Abstract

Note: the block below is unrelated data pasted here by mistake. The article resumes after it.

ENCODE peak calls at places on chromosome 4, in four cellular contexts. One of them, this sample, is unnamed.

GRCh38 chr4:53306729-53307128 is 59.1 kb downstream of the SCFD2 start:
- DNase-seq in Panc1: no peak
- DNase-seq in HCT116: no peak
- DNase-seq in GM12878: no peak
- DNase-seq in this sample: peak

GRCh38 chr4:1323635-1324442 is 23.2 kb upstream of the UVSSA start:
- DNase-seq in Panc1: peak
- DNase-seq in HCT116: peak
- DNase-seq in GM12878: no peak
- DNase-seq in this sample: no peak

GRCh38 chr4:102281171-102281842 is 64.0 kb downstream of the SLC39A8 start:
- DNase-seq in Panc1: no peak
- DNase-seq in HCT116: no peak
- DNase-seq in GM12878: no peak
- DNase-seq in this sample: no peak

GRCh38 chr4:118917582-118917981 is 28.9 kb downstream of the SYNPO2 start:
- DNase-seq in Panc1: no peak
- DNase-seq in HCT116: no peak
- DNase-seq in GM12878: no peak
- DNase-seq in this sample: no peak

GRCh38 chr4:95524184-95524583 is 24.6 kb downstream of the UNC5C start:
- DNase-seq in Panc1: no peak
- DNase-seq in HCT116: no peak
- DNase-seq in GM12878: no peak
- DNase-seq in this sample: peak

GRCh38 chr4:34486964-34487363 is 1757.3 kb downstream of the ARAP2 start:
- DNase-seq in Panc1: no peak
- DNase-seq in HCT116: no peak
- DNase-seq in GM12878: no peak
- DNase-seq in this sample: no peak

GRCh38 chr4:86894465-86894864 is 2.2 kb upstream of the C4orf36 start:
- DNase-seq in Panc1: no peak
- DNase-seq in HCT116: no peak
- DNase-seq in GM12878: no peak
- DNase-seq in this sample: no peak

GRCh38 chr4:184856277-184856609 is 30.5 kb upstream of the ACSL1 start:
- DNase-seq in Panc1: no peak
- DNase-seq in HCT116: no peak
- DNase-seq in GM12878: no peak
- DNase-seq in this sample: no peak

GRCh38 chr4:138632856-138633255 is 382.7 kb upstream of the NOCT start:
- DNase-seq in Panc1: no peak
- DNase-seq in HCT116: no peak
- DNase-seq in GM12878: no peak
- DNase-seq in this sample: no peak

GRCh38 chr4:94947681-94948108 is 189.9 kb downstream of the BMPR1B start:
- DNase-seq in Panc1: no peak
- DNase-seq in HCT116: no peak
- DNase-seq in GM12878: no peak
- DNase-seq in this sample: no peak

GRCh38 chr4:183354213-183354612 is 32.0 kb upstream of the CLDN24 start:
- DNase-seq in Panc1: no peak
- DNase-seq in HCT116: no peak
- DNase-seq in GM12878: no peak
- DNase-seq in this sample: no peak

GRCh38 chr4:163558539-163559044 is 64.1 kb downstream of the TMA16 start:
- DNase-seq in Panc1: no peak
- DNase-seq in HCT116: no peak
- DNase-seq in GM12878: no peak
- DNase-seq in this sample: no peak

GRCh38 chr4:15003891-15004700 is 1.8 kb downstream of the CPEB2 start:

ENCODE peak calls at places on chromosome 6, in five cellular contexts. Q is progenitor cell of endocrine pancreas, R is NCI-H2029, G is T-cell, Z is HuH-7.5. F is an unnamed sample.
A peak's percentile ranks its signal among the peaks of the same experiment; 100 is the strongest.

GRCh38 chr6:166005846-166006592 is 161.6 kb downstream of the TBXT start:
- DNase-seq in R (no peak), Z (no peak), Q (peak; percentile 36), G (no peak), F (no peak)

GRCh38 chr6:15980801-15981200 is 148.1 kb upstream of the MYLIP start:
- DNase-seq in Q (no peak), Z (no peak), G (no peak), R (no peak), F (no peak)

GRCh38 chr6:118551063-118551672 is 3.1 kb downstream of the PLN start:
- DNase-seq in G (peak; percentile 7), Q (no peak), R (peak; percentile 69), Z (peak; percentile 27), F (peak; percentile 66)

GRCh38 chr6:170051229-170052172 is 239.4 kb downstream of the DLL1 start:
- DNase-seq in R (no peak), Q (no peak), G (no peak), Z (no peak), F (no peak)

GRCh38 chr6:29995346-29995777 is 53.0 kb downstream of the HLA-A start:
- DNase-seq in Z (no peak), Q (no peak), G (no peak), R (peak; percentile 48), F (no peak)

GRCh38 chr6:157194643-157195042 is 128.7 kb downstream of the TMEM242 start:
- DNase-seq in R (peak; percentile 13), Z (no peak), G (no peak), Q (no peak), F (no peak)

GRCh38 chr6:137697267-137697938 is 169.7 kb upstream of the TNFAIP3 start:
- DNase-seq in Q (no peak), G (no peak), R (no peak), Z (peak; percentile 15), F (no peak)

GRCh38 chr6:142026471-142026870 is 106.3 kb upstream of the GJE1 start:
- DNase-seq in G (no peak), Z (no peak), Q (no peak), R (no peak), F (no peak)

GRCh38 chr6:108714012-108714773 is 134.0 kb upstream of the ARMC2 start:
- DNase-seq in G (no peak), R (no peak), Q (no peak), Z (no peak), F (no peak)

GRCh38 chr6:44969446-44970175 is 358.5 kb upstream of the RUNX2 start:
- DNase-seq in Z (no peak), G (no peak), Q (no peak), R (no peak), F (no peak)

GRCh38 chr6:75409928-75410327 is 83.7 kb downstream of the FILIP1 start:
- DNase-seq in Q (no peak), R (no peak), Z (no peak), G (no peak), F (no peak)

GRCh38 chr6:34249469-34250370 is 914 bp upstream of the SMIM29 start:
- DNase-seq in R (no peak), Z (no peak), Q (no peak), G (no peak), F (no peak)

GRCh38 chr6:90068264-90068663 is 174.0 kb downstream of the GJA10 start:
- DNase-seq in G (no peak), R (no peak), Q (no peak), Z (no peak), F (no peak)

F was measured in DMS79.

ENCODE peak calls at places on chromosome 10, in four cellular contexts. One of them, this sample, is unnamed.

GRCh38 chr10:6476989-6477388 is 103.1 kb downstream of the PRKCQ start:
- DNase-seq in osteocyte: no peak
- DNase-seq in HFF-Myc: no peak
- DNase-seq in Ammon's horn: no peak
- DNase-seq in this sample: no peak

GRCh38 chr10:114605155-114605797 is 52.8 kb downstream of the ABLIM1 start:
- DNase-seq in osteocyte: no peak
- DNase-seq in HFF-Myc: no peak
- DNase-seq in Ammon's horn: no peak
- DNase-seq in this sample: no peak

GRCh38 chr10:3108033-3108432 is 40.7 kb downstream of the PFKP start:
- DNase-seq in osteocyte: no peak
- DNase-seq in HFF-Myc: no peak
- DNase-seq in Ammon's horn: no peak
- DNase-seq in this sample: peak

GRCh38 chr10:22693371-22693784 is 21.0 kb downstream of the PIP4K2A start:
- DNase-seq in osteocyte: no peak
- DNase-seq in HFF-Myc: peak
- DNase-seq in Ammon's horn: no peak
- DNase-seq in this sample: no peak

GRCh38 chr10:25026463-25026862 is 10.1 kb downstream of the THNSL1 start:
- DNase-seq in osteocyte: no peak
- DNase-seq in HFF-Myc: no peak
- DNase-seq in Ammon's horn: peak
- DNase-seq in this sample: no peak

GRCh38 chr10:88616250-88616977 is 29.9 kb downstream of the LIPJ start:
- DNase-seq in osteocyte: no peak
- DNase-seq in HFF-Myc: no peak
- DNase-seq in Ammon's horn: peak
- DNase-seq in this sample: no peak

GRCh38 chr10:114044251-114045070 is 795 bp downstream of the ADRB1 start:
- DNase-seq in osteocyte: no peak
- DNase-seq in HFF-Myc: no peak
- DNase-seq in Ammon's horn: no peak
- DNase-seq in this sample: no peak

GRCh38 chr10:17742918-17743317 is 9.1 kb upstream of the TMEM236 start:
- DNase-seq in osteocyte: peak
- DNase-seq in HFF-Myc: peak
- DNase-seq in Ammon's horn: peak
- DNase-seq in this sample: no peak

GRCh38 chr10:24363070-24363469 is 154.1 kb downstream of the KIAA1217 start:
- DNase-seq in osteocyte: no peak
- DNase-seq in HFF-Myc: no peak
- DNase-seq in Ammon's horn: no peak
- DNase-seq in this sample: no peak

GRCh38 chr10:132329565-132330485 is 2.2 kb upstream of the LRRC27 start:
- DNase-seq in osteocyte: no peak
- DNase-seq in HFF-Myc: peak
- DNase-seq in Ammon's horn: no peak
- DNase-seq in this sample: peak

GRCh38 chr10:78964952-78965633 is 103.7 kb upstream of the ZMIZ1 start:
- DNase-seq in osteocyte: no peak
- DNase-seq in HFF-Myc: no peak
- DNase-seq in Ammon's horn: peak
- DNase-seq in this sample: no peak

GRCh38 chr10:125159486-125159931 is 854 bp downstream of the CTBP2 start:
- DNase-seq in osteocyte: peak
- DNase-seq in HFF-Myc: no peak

The Rio Grande rift, which is marked by a positive heat-flow anomaly in southern New Mexico, has been the subject of a gravity study based on 4,500 stations which cover a strip across New Mexico. The area consists of a series of basins and intervening ranges formed during Miocene time. This basin-and-range structure is strongly reflected in the Bouguer gravity anomalies, which range from −125 mgal over uplifts to −190 mgal over basins. Lineaments in trends of gravity anomalies are oblique to the predominant north-south trend of the rift and suggest that, in detail, the crust broke upon fractures oblique to the large-scale north-south trend. Thicknesses of Cenozoic sediments, determined from gravity measurements, range from 2 to 3 km in basins. The gravity effect of sediments is removed by stripping, and a broad +30-mgal gravity anomaly is located over the rift. Regional and residual Bouguer gravity anomaly maps have been constructed. The source of the 30-mgal gravity high is interpreted to be a shallow slab of basalt or a deep upwarp of the mantle that results in crustal attenuation. The low-velocity zone may project up toward the base of the crust under the Basin and Range province. Experiments and the observed fault pattern suggest an extensional origin for the Rio Grande rift fracture system.

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